GUE Instructor Examiner Guy Shockey explains the details of Fundamentals, GUE’s most popular course, which he characterizes as “simple things done precisely!” For a detailed description of Fundamentals see: Anatomy of a Fundamentals Class.
But did I have what it takes?
I chose Dive Centre Bondi (DCB) because of their reputation and the reputation of instructor and owner Duncan Paterson. Though both Dive Centre Bondi and Dive Centre Manly in Sydney were nearby and have excellent reputations, I had never dived with DCB and they didn’t know me very well. I decided that if I was going to do this, I might as well take myself completely out of my comfort zone and go with someone new. So out of my comfort zone I went. The course was four days, six dives (minimum) and usually, but not necessarily, taken over two weekends. The first weekend was a shock.
Day One: Getting Started
Duncan gave an introduction to GUE, including its philosophy and background. We were also given a series of new fin kicks to learn, a briefing on what to expect over the coming days, along with some video skills demonstrations. I was impressed.
We performed a hilarious (although invaluable) walkthrough of skills in the carpark, and then, with our brains buzzing, we were off to the iconic Bondi Icebergs ocean pool—home of Sydney’s beautiful people (yikes!) to complete a swim competency test: 15 meters underwater in one breath, and a 275 meter/300 yard swim in under 14 minutes.
I was glad to get in the water. As a regular, and a strong swimmer, the worst part was walking onto the swim deck surrounded by young, gorgeous bodies (including my very lovely erstwhile fellow student, Ming, looking spectacular in a bikini). I was sporting my very middle-aged self in a black, sensible swimsuit. Ho hum! Six minutes later, I was relieved to be back in the changing rooms, with one of the trials on our checklist ticked off.
Day Two: Diving (The real stuff!)
After the usual faffing, we got in the water, were briefed and ready to rock by 10 am. My buoyancy was okay, but after 30 years of quietly finning in my own way, now mastering the flutter kick, the modified flutter kick, and the modified frog humbled me, to say the least. I was hopeless, nor were my muscles very happy. It was so much more annoying to watch Duncan glide effortlessly through the water only to discover my legs simply didn’t want to cooperate. Thank goodness for my frog kick—one small saving grace. I loved the day, enjoyed learning the new kicks, but was extremely frustrated with my own inability to get it right.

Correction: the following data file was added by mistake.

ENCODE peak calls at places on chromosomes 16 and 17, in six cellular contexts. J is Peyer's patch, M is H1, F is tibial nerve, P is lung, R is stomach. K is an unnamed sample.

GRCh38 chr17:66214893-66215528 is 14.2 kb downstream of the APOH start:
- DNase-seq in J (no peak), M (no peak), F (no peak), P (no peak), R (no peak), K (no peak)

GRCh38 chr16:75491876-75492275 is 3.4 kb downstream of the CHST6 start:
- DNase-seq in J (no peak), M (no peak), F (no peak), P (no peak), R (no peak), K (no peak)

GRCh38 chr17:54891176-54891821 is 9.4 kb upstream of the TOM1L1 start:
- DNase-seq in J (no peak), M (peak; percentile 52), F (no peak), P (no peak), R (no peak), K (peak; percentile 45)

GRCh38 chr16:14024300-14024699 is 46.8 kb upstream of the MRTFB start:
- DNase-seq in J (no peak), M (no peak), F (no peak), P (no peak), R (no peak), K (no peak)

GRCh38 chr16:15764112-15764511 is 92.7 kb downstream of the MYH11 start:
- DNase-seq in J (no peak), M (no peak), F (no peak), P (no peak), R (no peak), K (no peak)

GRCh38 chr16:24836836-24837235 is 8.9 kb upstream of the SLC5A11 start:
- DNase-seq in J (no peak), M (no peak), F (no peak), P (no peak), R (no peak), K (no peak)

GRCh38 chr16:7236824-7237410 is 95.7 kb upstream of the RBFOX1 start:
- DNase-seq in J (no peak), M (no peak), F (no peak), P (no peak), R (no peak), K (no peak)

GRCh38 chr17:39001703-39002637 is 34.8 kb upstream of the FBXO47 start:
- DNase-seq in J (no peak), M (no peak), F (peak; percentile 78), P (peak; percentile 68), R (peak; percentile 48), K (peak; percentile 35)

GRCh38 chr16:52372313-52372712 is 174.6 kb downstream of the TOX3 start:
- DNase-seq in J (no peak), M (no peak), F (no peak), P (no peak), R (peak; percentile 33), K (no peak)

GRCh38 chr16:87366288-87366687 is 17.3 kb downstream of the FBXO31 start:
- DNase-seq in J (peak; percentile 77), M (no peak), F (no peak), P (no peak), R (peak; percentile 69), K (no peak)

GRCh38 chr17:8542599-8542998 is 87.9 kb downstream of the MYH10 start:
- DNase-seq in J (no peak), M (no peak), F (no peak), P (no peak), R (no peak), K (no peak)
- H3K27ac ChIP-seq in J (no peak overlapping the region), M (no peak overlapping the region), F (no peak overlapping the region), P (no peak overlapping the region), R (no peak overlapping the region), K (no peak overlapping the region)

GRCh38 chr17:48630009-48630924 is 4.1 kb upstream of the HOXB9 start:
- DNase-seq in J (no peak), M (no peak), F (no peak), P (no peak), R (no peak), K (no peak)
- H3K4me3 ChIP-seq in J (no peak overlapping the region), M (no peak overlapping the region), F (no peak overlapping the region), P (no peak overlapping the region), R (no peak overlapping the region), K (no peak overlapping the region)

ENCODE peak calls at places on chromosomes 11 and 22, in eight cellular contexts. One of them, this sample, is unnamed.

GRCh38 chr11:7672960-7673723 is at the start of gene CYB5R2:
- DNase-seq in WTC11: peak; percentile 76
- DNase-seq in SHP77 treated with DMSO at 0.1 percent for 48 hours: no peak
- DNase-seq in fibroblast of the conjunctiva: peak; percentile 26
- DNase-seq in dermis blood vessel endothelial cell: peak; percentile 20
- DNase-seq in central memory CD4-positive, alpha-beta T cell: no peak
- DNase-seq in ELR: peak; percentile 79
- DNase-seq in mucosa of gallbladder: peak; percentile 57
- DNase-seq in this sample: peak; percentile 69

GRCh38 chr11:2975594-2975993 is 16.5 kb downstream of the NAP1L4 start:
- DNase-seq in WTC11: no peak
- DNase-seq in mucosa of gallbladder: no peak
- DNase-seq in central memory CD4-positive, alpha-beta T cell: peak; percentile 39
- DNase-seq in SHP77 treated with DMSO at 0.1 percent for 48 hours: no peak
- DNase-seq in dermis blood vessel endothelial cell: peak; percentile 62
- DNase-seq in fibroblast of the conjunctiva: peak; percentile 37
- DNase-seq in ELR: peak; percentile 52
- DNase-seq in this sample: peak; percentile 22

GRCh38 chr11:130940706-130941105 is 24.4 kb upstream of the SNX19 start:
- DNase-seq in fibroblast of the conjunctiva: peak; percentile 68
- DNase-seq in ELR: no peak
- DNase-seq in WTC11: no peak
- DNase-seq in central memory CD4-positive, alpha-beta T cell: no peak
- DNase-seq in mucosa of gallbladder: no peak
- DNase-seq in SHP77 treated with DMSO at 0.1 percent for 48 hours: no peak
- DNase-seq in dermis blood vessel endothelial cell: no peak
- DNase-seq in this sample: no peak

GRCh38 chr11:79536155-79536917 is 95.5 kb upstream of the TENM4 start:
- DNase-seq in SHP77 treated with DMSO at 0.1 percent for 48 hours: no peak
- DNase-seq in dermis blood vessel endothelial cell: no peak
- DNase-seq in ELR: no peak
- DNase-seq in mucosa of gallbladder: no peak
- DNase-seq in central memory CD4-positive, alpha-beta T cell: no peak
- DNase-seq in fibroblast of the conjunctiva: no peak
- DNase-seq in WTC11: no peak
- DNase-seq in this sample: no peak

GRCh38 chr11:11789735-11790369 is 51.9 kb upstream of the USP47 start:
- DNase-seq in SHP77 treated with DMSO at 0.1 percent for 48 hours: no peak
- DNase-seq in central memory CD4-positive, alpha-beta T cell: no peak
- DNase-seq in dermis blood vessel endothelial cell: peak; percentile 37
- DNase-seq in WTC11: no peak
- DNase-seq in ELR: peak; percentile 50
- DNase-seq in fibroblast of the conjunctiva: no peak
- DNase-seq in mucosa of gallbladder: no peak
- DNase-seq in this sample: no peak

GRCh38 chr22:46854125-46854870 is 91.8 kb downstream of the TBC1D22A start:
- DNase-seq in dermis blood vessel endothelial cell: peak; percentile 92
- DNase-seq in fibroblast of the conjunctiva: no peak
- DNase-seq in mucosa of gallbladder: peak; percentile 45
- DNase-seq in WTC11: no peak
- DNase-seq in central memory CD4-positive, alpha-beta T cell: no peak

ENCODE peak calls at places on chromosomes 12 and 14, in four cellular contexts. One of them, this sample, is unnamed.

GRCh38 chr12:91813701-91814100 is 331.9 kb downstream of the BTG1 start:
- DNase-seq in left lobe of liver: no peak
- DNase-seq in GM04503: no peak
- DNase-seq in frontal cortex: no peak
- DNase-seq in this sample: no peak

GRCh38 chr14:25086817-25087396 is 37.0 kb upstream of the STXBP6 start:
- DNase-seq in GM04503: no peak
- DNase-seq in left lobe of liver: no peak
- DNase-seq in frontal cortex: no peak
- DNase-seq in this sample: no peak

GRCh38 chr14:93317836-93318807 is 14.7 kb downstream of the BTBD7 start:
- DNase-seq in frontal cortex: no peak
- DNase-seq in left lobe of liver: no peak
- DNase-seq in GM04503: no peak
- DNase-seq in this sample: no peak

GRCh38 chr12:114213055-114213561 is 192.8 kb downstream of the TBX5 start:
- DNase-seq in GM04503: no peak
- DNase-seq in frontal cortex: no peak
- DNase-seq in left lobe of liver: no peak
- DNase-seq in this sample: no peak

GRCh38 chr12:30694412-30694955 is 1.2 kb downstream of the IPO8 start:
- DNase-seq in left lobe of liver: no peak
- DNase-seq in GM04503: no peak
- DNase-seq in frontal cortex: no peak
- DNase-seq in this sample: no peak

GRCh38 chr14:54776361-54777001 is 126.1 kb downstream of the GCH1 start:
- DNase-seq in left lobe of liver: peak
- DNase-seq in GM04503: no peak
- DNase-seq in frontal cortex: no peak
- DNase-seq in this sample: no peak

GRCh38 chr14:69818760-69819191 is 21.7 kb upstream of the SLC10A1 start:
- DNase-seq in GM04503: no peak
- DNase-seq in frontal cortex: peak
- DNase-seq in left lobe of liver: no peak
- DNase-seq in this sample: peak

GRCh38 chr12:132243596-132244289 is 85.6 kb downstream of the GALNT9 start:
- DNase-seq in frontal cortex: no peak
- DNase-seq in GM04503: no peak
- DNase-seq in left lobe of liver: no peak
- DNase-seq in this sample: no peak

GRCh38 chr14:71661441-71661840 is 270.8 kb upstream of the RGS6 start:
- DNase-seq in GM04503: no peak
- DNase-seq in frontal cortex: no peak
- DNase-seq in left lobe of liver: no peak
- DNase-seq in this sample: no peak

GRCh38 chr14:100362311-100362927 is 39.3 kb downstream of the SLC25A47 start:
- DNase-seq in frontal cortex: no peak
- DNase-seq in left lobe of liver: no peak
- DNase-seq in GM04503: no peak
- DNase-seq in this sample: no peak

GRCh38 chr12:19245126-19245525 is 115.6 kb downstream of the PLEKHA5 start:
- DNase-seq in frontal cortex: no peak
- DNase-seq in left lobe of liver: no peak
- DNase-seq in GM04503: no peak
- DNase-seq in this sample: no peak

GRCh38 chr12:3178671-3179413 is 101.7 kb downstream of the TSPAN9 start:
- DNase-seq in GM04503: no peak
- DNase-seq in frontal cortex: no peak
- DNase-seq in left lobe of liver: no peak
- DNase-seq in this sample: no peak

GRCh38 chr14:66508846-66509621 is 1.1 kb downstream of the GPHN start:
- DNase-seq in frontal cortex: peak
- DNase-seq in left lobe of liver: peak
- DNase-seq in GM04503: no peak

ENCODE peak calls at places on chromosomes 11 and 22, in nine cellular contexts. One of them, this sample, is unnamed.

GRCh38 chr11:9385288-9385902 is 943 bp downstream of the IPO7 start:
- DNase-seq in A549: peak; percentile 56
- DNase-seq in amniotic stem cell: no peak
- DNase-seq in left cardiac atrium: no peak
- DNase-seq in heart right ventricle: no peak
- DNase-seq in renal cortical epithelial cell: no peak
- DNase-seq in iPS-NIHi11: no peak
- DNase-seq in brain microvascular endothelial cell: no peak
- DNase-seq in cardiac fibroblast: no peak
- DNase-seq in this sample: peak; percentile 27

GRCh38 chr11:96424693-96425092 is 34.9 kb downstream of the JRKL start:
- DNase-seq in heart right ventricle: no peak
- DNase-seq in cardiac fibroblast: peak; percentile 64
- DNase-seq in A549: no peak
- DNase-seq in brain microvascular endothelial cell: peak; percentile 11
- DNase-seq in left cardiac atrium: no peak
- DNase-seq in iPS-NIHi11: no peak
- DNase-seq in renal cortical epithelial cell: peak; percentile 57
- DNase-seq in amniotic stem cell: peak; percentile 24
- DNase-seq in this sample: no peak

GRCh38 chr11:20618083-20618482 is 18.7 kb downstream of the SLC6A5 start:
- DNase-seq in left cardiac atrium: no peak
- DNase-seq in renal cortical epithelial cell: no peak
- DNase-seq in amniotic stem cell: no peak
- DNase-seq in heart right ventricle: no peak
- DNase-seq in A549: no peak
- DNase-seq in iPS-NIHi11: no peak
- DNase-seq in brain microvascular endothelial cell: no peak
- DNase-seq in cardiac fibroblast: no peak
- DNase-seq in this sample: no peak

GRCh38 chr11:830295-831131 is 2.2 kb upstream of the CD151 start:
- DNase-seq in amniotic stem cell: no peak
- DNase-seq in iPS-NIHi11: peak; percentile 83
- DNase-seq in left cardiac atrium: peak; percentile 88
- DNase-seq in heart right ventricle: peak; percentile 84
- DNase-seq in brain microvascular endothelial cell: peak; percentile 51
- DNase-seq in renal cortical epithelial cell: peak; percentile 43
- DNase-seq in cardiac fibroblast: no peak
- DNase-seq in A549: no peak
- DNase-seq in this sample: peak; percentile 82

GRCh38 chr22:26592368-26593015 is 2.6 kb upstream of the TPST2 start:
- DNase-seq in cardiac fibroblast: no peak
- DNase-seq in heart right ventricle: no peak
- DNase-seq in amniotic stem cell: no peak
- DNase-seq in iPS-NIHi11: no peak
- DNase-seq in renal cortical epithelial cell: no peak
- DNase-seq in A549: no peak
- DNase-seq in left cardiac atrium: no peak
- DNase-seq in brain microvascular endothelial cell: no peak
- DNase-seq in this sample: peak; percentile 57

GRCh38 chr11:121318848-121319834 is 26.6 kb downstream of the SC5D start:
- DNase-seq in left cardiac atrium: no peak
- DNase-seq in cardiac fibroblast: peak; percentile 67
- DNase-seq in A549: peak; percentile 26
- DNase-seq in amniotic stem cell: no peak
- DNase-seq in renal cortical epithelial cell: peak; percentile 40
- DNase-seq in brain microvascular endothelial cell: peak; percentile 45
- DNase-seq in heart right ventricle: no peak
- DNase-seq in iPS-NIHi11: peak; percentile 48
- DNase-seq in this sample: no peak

We worked to truly bring it home, and our efforts were videoed. We returned to the classroom for a full debrief. I prepared myself; I knew it wasn’t going to be pretty.
Watching yourself on screen, the struggle is obvious (not to mention hilarious). You can literally see, in graphic detail, all of your mistakes. It’s a brilliant training tool, allowing Duncan to explain exactly what was working, what wasn’t, and to supply helpful tips and ideas to facilitate improvement.
In comparison to the kicks, the “Basic Five” skills (Reg replacement / Reg Swap / Long hose deployment for sharing air / partial mask clear / full mask removal and recovery) were bliss! I loved this, even though I did forget a few of the steps, for example, clipping off the first stage and not pulling the long hose out until my buddy was calm. It was great to simply learn and practice.
After the amusing, but sobering, reality of my kicking prowess settled in, we tackled the math of surface consumption rates, and minimum gas (aka dive planning and gas management). I went home determined and exhausted. I had five days before we were back in the water.
For some inexplicable reason, Ming and I chose to take our Fundies on the two weekends prior to Christmas! Go figure. My week was chaotic. No leisurely dive practice for me. I was left with the carpet. After all, logic told me that if skill practice worked in the car park, why not on the carpet?
Trust me, when attempting to keep your knees together, and up, the carpet made perfect sense (not to mention, it was more comfortable than the asphalt). It’s physically impossible to drop your knees while lying face down on something solid. Keeping them shut is more challenging. I simply concentrated on the motion and proved to my own legs that it WAS physically possible. Much to my husband’s amusement, I practiced everyday, even if it was a quick five minutes.
Five days later, I returned, feeling optimistic but unsure how good my carpet skills would translate to open water.
Day Three: On To The Divesite
After the usual friendly greetings and a quick brief, we loaded our gear, headed to the dive site for an onsite briefing, a practice session prior to the official class, and then, the real McCoy. Apart from practicing our fin kicks (A LOT!), we covered S-drills, ascents (with stops), descents, and more Basic Five, all with the GUE mantra in mind: